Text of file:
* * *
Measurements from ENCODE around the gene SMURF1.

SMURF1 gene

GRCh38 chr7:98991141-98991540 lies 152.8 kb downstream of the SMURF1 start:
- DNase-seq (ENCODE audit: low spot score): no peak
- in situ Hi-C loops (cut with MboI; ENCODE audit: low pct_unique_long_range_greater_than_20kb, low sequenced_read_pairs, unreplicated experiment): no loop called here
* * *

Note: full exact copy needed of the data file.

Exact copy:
Measurements from ENCODE around the gene SMURF1.

SMURF1 gene

GRCh38 chr7:98991141-98991540 lies 152.8 kb downstream of the SMURF1 start:
- DNase-seq (ENCODE audit: low spot score): no peak
- in situ Hi-C loops (cut with MboI; ENCODE audit: low pct_unique_long_range_greater_than_20kb, low sequenced_read_pairs, unreplicated experiment): no loop called here